02/06/2009 12:00AM

Seeking Daylight euthanized at 11


The circle of life combines the pain of loss with the joy of new arrivals, and the stallions of Maryland Stallion Station completed the circle during the first week of February.

Seeking Daylight, a son of Seeking the Gold who was a member of the Maryland Stallion Station contingent that was moved to Shamrock Farms in Woodbine, Md., was euthanized at Virginia Tech's Marion duPont Scott Equine Medical Center in Leesburg, Va., on Feb. 1 following colic surgery. Maryland's leading freshman sire of 2007, he was 11.

Campaigned by his breeder, Edward P. Evans, Seeking Daylight had a meteoric career at the track. Undefeated in two starts at 2, he missed his entire 3-year-old season but returned at 4 to take the Grade 2 Brooklyn Handicap by an impressive 8 1/4 lengths. Unfortunately, that was to be his final race. He retired with 4 wins from 7 starts and earnings of $244,710.

Evans retained half ownership in Seeking Daylight and strongly supported him during his stud career. Evans bred the first stakes winner by the stallion, the filly Dance Hall Days, who captured Monmouth Park's Serena's Song Stakes last year at 3.

There was renewed interest in Seeking Daylight, said Don Litz of Maryland Stallion Station, as the stallion was getting good numbers. He had 20 winners from 32 starters in his first two crops.

In addition, foals from Seeking Daylight's first Southern Hemisphere crop are now reaching the races. Seeking Daylight had been shuttling to Haras La Providencia in Hinojo, Argentina, since 2005.

"They are very high on his runners in Argentina," Litz said.

Seeking Daylight had returned from South America in late December.

"He always thrived when he was in Argentina and looked good on his return," Litz said.

Seeking Daylight, out of the graded -stakes-winning mare Play all Day, has 48 2-year-olds in his dual hemisphere crops.

Four days after the loss of Seeking Daylight came word of the birth of Greek Sun's first foal at Shamrock. The colt out of the Gentlemen mare Alafair was bred by Robin Graham and Mary Jones.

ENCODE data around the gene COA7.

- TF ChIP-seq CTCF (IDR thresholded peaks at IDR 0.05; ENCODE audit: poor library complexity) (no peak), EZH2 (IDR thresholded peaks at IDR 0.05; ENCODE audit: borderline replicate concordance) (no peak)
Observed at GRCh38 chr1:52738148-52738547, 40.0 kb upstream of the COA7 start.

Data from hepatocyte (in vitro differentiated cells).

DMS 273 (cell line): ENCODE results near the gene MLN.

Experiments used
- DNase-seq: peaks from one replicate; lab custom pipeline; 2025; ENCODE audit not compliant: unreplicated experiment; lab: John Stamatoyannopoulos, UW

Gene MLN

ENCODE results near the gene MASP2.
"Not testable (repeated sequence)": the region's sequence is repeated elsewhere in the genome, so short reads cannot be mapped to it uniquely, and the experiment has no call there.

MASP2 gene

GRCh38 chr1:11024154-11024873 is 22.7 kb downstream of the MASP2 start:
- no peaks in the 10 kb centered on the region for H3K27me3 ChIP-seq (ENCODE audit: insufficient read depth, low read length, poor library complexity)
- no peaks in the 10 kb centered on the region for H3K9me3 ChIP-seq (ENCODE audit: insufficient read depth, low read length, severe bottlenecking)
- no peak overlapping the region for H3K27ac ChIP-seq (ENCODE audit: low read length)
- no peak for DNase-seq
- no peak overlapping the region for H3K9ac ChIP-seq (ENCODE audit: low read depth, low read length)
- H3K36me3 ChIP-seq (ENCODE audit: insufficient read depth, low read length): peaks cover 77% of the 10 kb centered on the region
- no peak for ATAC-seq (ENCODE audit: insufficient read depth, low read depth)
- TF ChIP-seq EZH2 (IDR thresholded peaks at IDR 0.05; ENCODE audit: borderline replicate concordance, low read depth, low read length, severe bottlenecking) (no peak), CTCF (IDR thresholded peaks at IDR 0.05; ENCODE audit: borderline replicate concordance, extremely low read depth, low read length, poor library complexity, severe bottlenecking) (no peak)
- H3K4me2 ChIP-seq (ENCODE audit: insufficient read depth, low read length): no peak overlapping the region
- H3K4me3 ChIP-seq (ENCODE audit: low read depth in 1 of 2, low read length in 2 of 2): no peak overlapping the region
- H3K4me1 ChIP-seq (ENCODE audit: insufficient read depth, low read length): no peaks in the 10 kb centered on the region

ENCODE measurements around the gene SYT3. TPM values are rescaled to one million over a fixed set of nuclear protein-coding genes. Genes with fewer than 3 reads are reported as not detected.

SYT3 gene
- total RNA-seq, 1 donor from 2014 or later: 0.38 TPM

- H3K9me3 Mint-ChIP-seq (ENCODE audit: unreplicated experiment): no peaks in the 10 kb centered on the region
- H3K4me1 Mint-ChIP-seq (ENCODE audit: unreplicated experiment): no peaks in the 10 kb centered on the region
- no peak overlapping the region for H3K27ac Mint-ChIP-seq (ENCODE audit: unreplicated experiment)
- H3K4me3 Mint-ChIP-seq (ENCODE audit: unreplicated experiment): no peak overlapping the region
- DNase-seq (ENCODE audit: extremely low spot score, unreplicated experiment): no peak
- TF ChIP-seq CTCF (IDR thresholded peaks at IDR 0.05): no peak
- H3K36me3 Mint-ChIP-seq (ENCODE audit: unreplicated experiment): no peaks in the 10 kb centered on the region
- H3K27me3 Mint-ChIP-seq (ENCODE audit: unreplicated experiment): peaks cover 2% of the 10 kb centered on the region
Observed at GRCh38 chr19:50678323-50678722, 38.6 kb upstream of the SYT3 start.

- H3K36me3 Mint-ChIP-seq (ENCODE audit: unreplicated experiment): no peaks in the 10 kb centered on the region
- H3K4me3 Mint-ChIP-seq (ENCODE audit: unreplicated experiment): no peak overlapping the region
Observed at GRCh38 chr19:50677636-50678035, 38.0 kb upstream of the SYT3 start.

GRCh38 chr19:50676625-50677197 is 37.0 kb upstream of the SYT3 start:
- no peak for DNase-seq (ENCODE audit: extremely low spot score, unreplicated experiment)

Jim Steele, longtime manager of Shamrock Farms as well as the breeding operation manager for Maryland Stallion Station, said he is pleased with Greek Sun's first foal.

"He is what you like to see," Steele said. "He has a lot of bone, is very intelligent, and while big, he is very precocious."

Greek Sun was a precocious runner, winning both his starts at 2, including the Hill Rise Stakes on the turf at one mile. A son of Danzig, Greek Sun raced in the colors of Peter Angelos's Marathon Farm and was a turf star on the rise, taking the Grade 2 Oak Tree Derby and Grade 3 Cinema Breeders' Cup Handicap, and finishing second to Kitten's Joy in the Grade 1 Secretariat Stakes in four starts at 3.

Greek Sun never regained form after a long layoff in two subsequent starts and retired with earnings of $343,097 from eight starts. Now 8, Greek Sun is out of the stakes-winning Trempolino mare Sunlit Silence, a half-sister to graded winner Madame Pandit, the dam of Grade 1 Gamely Breeders' Cup Handicap winner Mea Domina. Greek Sun, who was bred to 20 mares in 2008, remains the property of Marathon Farm. He is standing his second season at Shamrock Farms for $3,500.

Maryland-breds in Experimental Free

Four Maryland-bred runners appeared on this year's Experimental Free Handicap, the weight-based assessment of the previous year's leading 2-year-olds. Although restricted races are not considered in determining the weights, Maryland Juvenile Championship Stakes winner Peace Town (by Peace Rules), bred by Bowman & Higgins Stable, earned the highest number, at 103 pounds. The colt was eligible based on a second-place finish in the Trapp Mountain Stakes at Belmont Park.

Three Maryland-bred and Maryland-sired fillies made the grade. Fools in Love (by Not for Love), bred by Robert T. Manfuso and Katharine Voss, was weighted at 101 pounds after placing in three stakes, including a second in the Sorority and third in the Colleen at Monmouth.

Weighted one pound less were Gonna Dash (by Great Notion, bred by Lewisfield Farm) and Onearmedbandit (by No Armistice, bred by David Daniel). Each won stakes at Charles Town.

The top-ranked runner for a Maryland stallion was Jose Adan, by Murmur Farm's Crypto Star, who was assigned 111 pounds. The gelding, bred in Illinois by Renee and Wayne Catalano Racing Stable Ltd., was second (disqualified from first) in the Grade 3 Arlington-Washington Futurity.